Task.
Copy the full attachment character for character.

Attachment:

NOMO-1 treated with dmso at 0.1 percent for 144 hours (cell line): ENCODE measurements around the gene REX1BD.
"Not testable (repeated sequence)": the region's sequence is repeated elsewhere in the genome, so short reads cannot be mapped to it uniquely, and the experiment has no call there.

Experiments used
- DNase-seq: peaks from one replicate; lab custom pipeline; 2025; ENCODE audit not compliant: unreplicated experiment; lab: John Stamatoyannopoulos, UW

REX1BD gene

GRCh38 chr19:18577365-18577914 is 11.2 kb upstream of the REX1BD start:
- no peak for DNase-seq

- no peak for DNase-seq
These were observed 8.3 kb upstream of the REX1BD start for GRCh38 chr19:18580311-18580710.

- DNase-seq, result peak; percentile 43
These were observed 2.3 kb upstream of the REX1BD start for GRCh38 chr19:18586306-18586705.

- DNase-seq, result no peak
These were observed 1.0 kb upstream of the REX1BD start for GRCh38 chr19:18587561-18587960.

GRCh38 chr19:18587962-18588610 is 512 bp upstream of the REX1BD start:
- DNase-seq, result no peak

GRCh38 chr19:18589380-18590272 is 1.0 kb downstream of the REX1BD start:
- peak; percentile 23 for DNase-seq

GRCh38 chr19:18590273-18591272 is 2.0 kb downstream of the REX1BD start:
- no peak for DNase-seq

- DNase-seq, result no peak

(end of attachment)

NOMO-1 treated with dmso at 0.1 percent for 144 hours (cell line): ENCODE measurements around the gene REX1BD.
"Not testable (repeated sequence)": the region's sequence is repeated elsewhere in the genome, so short reads cannot be mapped to it uniquely, and the experiment has no call there.

Experiments used
- DNase-seq: peaks from one replicate; lab custom pipeline; 2025; ENCODE audit not compliant: unreplicated experiment; lab: John Stamatoyannopoulos, UW

REX1BD gene

GRCh38 chr19:18577365-18577914 is 11.2 kb upstream of the REX1BD start:
- no peak for DNase-seq

- no peak for DNase-seq
These were observed 8.3 kb upstream of the REX1BD start for GRCh38 chr19:18580311-18580710.

- DNase-seq, result peak; percentile 43
These were observed 2.3 kb upstream of the REX1BD start for GRCh38 chr19:18586306-18586705.

- DNase-seq, result no peak
These were observed 1.0 kb upstream of the REX1BD start for GRCh38 chr19:18587561-18587960.

GRCh38 chr19:18587962-18588610 is 512 bp upstream of the REX1BD start:
- DNase-seq, result no peak

GRCh38 chr19:18589380-18590272 is 1.0 kb downstream of the REX1BD start:
- peak; percentile 23 for DNase-seq

GRCh38 chr19:18590273-18591272 is 2.0 kb downstream of the REX1BD start:
- no peak for DNase-seq

- DNase-seq, result no peak